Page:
|The loose part of a coat; the lower part of a garment that
plays loosely; a skirt; an apron.
|An edge; a border; a hem, as of cloth.
|The part of the clothing that lies on the knees or thighs when
one sits down; that part of the person thus covered; figuratively, a
place of rearing and fostering; as, to be reared in the lap of luxury.
|That part of any substance or fixture which extends over, or
lies upon, or by the side of, a part of another; as, the lap of a
board; also, the measure of such extension over or upon another thing.
|The amount by which a slide valve at its half stroke overlaps
a port in the seat, being equal to the distance the valve must move
from its mid stroke position in order to begin to open the port. Used
alone, lap refers to outside lap. See Outside lap (below).
|The state or condition of being in part extended over or by
the side of something else; or the extent of the overlapping; as, the
second boat got a lap of half its length on the leader.
|One circuit around a race track, esp. when the distance is a
small fraction of a mile; as, to run twenty laps; to win by three laps.
See Lap, to fold, 2.
|In card playing and other games, the points won in excess of
the number necessary to complete a game; -- so called when they are
counted in the score of the following game.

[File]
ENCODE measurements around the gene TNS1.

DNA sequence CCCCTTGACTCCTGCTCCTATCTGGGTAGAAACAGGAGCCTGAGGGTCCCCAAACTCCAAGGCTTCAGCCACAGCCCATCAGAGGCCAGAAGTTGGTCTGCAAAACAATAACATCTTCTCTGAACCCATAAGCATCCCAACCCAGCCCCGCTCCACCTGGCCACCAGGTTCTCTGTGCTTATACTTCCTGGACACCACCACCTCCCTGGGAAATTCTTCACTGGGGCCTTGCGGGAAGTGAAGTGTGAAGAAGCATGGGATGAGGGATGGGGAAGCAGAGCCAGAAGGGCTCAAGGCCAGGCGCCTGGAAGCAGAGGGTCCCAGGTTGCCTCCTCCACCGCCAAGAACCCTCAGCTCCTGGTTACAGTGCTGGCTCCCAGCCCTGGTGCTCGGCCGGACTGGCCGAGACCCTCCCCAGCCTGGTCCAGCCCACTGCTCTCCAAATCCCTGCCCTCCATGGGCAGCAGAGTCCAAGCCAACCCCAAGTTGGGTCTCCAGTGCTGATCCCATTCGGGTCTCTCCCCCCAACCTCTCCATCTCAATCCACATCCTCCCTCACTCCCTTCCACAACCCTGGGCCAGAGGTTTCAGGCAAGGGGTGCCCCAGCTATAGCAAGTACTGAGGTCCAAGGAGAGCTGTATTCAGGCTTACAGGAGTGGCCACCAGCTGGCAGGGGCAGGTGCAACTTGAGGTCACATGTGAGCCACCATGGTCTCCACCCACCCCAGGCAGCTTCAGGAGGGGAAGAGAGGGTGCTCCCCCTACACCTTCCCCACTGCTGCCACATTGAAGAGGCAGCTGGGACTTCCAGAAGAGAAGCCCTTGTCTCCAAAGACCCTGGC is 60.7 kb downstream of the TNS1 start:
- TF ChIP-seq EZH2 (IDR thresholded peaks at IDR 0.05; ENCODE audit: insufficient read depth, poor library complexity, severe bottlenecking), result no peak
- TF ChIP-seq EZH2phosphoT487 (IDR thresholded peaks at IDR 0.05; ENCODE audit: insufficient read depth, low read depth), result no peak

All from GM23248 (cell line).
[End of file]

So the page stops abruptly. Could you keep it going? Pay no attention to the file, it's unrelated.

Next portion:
|A sheet, layer, or bat, of cotton fiber prepared for the
|A piece of brass, lead, or other soft metal, used to hold a
cutting or polishing powder in cutting glass, gems, and the like, or in
polishing cutlery, etc. It is usually in the form of wheel or disk,
which revolves on a vertical axis.
|To rest or recline in a lap, or as in a lap.
|To cut or polish with a lap, as glass, gems, cutlery, etc.
See 1st Lap, 10.
|To fold; to bend and lay over or on something; as, to lap a
piece of cloth.
|To wrap or wind around something.
|To infold; to hold as in one's lap; to cherish.
|To lay or place over anything so as to partly or wholly cover
it; as, to lap one shingle over another; to lay together one partly
over another; as, to lap weather-boards; also, to be partly over, or by
the side of (something); as, the hinder boat lapped the foremost one.
|To lay together one over another, as fleeces or slivers for
|To be turned or folded; to lie partly upon or by the side
of something, or of one another; as, the cloth laps back; the boats
lap; the edges lap.
|To take up drink or food with the tongue; to drink or feed
by licking up something.
|To make a sound like that produced by taking up drink with
|To take into the mouth with the tongue; to lick up with a
quick motion of the tongue.
|The act of lapping with, or as with, the tongue; as, to take
anything into the mouth with a lap.
|The sound of lapping.